2. A spiral meat slicer as defined in claim 1, further characterized in that said adjustment means is a turnbuckle.
3. A spiral meat slicer as defined in claim 1, further characterized in that said sliding connection comprises a slot in one end of said rigid element and a pin extending therein from one of said lever means and support structure.
4. A spiral meat slicer as defined in claim 3, further characterized in that said rigid element is slidingly and pivotably connected to said support structure.
5. A spiral meat slicer as defined in claim 1, further characterized in that said means for mounting the meat includes upper prong structure vertically adjustably mounted on the meat slicer, said prong structure including a body having downwardly projecting prong elements for insertion into a cut of meat, at least one side portion of said body being angled radially outwardly and upwardly from said prong elements to permit passage of a portion of the meat bone past the prong elements to thereby permit the prong elements to be inserted into the meat.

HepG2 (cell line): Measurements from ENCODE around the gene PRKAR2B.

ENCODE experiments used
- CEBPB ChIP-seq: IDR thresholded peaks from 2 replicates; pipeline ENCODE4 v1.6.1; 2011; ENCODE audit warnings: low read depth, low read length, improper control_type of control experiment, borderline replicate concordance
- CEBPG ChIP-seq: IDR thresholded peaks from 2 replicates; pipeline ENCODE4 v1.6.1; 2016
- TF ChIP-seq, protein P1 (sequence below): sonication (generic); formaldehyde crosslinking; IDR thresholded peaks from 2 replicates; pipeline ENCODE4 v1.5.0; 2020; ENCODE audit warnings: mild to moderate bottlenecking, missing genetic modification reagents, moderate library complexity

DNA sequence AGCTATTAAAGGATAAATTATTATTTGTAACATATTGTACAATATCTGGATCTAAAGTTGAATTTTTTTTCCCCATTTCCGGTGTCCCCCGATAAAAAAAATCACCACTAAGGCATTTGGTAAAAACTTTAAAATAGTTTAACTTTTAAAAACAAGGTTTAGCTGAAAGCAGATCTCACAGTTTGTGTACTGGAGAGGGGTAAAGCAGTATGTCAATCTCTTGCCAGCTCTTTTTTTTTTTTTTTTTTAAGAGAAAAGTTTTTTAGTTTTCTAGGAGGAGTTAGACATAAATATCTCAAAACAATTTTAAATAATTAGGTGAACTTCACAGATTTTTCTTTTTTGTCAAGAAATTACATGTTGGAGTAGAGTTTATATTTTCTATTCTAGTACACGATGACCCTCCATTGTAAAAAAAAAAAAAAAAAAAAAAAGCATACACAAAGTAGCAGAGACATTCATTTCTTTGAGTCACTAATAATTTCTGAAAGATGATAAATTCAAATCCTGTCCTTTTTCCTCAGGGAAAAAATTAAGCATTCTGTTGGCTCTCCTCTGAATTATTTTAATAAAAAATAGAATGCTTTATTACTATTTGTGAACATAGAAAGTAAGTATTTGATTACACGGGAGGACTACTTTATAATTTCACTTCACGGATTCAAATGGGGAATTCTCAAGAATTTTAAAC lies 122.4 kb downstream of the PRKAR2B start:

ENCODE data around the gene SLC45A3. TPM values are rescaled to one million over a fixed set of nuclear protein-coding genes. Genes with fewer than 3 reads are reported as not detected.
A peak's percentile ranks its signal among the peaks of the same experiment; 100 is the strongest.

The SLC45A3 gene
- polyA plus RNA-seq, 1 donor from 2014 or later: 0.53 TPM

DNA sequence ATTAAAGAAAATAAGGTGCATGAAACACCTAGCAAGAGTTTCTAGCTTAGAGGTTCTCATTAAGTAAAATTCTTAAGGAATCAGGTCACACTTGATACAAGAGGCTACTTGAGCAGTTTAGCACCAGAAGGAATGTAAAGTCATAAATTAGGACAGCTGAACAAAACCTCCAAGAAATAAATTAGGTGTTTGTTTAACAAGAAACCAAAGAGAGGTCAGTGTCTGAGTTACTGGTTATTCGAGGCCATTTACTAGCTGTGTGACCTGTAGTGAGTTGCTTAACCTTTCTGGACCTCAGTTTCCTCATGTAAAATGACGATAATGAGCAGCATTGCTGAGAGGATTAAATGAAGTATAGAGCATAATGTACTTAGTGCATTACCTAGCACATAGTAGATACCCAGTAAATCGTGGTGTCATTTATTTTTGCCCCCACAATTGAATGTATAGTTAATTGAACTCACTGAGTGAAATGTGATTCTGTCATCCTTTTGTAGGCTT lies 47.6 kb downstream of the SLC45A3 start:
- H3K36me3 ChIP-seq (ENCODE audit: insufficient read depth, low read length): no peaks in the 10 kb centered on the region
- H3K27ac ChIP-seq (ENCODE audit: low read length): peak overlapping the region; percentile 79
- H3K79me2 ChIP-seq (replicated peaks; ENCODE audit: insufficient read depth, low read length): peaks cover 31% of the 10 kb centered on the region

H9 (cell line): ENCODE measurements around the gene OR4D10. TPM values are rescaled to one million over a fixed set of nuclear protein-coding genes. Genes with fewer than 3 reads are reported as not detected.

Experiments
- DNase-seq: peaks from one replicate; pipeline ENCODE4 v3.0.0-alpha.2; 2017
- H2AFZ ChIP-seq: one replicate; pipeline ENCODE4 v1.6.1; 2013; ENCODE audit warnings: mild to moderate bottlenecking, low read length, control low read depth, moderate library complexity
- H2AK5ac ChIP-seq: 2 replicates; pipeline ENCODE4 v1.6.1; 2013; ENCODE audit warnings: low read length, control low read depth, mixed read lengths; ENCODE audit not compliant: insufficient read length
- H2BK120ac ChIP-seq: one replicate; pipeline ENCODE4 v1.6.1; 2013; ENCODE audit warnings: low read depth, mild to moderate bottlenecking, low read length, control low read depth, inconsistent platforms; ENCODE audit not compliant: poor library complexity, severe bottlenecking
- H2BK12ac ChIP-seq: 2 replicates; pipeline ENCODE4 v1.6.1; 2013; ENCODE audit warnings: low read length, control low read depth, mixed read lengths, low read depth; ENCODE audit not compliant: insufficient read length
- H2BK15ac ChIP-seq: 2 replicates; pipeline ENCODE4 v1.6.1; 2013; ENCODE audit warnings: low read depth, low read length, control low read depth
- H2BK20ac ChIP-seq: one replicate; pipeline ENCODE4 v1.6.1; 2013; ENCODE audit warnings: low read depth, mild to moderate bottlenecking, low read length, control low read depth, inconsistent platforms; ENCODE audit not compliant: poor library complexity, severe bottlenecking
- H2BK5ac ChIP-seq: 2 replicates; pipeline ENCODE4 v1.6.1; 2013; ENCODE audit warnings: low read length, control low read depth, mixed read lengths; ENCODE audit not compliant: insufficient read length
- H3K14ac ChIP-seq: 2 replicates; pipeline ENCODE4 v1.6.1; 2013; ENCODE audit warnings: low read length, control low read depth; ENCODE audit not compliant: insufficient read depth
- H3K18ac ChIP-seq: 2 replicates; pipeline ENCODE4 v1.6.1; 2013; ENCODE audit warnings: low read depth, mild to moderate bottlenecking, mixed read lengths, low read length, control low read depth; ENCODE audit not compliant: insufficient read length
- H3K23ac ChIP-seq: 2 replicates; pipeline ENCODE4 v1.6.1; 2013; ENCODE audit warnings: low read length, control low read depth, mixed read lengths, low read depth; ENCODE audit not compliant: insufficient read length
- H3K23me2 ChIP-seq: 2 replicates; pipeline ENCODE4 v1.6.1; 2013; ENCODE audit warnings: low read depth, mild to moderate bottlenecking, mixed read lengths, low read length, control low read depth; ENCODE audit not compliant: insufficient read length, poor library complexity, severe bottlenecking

Description
BACKGROUND OF THE INVENTION

In U.S. Pat. No. 3,153,436, a spiral meat slicer is disclosed. The present invention constitutes an improvement over such a spiral meat slicer.

The spiral meat slicer disclosed in the aforementioned patent has proved to be generally satisfactory in service. However, one problem encountered with such spiral meat slicers is that various parts, particularly the structure associated with the knife carriage used, have worn out quite rapidly. It is believed that this has been because of vibration of the meat slicer caused by the reciprocating knife structure used to slice meat, along with alignment problems of such structure. Another problem has been in stopping the slicer after a piece of meat has been sliced. A further problem has been encountered in mounting hams with a bone projecting out of the end. These problems are alleviated in accordance with the present invention.